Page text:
The Idealized Self Image

Our Enneagram style is frequently a younger part of us. (Some parts of us mature faster than others, you all know intellectuals with limited social skills and social charmers with room temperature IQs). So to understand something we call an idealized self image, picture a young baseball player who gets extremely angry after missing even a hard chance.

We see through him. He thinks he is so good that he should not miss any chance. His anger is in direct proportion to his unrealistic expectation. He has an idealized image of himself as a young major leaguer and it is outrageous that such a fine ball player should miss any chance. All attempts to soothe him are in vain because we really don't understand how good he is inside. He will turn his anger on us to defend that idealized self image.

Guess what? We all have one of those idealized self images and it helps define our Enneagram style. Some of the numbers related negatively to that self image. Fours, for example, have an idealized self image and spend a great deal of emotional energy longing for that lost ideal. They focus on what they have lost. It's part of their longing, their envy and their melancholy. Twos, on the other hand, have as their vice, a certain pride, in which case they see themselves as having no needs, because in their self image, they are the ones who have so much to give. Eights, on the third hand, see themselves as powerful and can get angry if any slip of vulnerability shows.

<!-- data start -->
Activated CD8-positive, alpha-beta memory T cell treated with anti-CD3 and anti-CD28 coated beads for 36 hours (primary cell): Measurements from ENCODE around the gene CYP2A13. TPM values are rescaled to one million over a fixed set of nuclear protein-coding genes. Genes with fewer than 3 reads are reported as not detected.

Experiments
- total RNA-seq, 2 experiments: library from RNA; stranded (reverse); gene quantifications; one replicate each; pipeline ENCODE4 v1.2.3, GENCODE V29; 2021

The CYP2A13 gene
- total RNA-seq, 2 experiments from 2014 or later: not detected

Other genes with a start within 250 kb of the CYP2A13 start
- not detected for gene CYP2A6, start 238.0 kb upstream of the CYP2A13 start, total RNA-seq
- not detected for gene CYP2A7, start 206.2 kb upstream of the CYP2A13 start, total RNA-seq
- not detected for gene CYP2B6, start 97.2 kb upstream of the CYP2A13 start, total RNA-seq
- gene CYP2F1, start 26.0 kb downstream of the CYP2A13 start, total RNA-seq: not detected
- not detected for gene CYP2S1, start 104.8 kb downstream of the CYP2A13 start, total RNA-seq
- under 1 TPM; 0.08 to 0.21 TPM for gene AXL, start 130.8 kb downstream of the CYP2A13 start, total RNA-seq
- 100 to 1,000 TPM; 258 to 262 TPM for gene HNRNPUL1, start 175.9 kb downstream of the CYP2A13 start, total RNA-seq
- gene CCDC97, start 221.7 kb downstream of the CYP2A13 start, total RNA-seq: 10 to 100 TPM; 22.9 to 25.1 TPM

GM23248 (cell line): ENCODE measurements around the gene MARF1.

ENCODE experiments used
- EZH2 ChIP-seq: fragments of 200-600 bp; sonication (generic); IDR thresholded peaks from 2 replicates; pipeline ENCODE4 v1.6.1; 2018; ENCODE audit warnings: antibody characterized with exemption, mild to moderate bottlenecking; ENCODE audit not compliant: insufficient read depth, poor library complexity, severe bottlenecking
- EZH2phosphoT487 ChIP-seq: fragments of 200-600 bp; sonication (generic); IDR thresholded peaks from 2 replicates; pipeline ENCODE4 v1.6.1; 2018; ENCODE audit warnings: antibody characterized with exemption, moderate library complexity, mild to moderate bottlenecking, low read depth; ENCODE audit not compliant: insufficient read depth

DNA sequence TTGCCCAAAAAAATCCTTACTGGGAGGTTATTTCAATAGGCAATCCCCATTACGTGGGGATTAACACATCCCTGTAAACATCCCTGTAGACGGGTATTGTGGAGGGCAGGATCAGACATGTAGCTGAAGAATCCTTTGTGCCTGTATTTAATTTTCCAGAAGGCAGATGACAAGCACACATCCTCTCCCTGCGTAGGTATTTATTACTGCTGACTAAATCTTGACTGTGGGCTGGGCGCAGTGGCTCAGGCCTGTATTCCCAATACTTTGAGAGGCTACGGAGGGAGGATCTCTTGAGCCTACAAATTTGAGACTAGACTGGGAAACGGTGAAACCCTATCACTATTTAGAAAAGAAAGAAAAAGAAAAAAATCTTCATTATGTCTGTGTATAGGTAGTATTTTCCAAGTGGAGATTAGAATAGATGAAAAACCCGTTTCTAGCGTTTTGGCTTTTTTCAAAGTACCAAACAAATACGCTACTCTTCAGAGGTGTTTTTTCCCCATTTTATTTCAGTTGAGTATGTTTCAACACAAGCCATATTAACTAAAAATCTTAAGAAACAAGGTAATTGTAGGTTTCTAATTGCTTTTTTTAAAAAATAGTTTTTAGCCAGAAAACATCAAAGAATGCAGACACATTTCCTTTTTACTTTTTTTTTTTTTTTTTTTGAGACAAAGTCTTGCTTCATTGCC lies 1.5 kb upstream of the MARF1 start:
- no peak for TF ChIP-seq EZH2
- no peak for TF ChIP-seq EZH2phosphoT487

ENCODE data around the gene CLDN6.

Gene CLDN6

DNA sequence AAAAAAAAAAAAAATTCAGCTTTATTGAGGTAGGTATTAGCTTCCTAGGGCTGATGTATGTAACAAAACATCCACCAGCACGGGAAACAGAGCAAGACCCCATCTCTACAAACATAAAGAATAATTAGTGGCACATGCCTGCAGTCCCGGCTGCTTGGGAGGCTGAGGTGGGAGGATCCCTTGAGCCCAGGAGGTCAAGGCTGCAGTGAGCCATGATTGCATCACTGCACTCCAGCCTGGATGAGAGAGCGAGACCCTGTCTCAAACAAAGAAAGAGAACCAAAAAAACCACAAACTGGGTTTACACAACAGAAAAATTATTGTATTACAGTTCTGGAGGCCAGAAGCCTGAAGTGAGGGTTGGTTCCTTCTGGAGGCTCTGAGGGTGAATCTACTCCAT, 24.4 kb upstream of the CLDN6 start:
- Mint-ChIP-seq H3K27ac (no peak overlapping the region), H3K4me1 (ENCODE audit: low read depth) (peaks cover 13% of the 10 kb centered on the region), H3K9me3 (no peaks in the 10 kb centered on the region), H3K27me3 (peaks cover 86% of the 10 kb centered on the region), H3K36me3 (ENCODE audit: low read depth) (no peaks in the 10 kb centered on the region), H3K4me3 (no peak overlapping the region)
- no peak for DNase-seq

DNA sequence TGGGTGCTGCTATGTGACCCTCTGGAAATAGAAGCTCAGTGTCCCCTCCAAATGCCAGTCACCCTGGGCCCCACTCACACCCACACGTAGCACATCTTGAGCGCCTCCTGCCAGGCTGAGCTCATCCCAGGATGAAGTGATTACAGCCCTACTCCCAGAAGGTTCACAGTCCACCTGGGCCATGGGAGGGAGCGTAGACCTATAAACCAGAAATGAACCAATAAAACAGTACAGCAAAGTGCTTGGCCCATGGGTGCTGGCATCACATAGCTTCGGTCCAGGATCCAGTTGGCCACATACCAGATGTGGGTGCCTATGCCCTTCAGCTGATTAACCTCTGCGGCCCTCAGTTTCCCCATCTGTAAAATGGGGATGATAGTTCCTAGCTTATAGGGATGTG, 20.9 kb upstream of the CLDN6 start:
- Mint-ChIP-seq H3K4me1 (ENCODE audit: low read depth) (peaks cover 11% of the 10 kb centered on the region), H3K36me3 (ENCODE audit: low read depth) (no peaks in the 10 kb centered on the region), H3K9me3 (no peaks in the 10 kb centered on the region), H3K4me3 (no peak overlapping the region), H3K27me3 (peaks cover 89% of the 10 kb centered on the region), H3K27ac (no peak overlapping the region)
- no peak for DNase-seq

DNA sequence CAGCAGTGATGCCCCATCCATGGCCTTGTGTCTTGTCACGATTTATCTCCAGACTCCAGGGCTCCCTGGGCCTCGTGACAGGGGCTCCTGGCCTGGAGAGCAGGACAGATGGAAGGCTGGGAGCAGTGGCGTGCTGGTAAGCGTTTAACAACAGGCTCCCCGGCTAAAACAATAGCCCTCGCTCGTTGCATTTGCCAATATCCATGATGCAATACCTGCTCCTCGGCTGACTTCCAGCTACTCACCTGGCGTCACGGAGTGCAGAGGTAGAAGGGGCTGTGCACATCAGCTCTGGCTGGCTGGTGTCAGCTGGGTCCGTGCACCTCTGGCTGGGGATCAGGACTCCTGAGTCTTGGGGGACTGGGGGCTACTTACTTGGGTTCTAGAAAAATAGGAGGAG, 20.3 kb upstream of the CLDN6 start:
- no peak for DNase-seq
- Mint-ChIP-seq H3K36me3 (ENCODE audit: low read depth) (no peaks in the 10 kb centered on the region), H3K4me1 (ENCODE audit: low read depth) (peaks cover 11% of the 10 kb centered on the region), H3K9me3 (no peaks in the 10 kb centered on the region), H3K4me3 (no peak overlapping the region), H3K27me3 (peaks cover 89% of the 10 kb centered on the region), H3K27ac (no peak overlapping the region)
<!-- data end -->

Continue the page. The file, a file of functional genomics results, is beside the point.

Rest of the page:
How Much Reality Can You Face?

This idealized self image is accomplished by repressing certain parts of our personality. (In the case of the little baseball player, the times he misses). So in our Enneagram trance, we don't look at those parts of our life than contradict our self-image. And if anyone points them out, we get really upset. Point out failure to a Three and watch her squirm. Or try to convince a Four how lucky he is and how happy he should be. You will get raw rage! Remind a Seven of obligations/commitments and get out of the way. The rigidity of our personality will be in direct proportion to how much we can't look at for fear of damaging our idealized image. The healthy person faces more reality than unhealthy people do. That's way they are supple, responsive and non-defensive. (How many times have you complained about people being defensive? It's their idealized self-image they are often defending...)

But this idealized self image in our Enneagram style is not made up. No, it's much more artistic than that. It is constructed out of transformed unused parts. For example, a potential will be acknowledged as a developed talent. "I couldda been somebody." Or opposites will be reconciled (You may see me as a lazy jerk, but you don't know that I am also a dynamo when the situation calls for energy. It just doesn't happen to require it right now...)